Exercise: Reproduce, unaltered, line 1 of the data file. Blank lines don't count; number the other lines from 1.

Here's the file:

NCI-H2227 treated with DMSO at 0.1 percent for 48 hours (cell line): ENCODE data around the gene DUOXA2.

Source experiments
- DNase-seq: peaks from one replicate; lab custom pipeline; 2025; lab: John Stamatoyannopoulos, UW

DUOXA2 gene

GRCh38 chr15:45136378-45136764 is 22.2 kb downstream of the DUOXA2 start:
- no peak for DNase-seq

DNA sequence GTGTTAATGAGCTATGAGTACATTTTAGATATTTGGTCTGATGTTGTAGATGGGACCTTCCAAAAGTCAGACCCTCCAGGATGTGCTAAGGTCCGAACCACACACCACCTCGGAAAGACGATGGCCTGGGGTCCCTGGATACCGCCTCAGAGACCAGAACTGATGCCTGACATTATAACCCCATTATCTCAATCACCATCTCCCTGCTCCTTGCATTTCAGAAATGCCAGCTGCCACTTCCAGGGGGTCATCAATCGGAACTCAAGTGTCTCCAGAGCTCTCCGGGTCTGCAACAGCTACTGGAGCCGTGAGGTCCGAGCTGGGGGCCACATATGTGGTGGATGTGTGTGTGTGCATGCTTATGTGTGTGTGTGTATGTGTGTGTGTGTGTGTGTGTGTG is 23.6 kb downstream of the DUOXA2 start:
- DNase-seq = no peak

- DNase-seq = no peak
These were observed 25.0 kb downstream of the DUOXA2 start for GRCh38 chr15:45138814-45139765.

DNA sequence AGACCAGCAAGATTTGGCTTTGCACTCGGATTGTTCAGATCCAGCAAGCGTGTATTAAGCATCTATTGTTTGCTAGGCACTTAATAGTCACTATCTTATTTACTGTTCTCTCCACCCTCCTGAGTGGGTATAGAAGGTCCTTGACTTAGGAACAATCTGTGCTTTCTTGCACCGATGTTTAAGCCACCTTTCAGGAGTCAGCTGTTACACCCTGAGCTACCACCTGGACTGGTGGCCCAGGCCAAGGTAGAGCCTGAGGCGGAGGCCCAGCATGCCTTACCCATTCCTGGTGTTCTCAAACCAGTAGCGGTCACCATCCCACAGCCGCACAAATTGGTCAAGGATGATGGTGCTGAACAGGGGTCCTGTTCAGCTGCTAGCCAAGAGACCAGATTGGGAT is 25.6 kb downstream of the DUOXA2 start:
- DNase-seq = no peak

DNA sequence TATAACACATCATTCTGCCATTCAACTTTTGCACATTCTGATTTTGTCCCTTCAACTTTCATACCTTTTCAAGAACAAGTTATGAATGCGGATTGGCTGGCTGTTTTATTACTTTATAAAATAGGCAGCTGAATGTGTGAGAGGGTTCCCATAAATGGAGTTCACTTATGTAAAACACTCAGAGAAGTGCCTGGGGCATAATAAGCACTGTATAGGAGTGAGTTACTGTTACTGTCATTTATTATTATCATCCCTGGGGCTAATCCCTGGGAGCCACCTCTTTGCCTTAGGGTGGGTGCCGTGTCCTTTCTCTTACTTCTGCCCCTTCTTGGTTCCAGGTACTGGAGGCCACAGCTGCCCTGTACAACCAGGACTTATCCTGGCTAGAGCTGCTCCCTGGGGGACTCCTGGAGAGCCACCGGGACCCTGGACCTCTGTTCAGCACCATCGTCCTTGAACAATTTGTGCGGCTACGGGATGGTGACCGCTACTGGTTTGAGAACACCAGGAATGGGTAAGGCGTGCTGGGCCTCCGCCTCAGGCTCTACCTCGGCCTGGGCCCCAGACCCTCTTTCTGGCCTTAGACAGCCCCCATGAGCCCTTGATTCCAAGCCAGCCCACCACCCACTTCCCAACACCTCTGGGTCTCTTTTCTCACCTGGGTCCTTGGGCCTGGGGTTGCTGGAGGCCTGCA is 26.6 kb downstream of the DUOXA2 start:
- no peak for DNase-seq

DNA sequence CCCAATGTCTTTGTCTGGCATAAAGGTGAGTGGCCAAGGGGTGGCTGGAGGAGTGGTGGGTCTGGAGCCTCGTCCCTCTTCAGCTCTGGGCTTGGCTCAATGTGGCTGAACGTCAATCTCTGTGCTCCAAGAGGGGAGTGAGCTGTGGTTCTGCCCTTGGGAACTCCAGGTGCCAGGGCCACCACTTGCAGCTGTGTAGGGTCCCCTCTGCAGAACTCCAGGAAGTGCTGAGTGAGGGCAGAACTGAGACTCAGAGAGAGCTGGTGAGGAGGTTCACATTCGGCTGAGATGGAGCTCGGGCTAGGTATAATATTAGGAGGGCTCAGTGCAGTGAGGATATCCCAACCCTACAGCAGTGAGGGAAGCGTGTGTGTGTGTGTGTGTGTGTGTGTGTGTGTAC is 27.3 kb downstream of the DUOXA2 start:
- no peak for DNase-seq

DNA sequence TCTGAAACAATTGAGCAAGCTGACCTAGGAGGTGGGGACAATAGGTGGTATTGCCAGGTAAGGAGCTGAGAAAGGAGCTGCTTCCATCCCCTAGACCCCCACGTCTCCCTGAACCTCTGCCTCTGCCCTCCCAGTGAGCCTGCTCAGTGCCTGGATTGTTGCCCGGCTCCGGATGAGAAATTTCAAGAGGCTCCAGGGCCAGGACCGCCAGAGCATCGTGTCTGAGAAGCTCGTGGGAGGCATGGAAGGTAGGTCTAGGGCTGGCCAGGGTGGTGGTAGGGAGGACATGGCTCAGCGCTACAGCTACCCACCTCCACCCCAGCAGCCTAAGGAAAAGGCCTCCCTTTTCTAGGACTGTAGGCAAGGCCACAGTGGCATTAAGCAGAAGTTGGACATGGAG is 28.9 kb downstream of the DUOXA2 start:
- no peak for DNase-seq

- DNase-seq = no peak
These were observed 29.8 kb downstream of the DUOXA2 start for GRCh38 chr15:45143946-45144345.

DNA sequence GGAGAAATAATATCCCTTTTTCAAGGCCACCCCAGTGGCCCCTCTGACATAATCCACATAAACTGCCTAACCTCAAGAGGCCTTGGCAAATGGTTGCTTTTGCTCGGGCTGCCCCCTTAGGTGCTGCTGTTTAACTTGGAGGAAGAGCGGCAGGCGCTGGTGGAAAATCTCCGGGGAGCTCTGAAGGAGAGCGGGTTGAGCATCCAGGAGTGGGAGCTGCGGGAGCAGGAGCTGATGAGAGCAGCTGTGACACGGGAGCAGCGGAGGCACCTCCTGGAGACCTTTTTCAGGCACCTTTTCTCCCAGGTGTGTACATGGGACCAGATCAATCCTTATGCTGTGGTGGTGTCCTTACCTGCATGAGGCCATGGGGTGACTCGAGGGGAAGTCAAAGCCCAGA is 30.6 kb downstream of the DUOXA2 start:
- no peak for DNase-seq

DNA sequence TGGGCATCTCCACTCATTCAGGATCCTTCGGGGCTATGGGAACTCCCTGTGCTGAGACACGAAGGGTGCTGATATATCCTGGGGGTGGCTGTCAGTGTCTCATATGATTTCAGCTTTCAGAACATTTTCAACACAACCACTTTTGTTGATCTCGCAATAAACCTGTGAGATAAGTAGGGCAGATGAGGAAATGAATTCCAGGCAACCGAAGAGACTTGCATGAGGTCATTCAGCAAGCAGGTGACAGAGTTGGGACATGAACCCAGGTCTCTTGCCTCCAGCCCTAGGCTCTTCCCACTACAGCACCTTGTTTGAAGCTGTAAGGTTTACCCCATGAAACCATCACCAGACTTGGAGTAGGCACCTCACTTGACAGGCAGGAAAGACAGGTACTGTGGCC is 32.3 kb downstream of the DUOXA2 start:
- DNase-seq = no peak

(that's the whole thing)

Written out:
NCI-H2227 treated with DMSO at 0.1 percent for 48 hours (cell line): ENCODE data around the gene DUOXA2.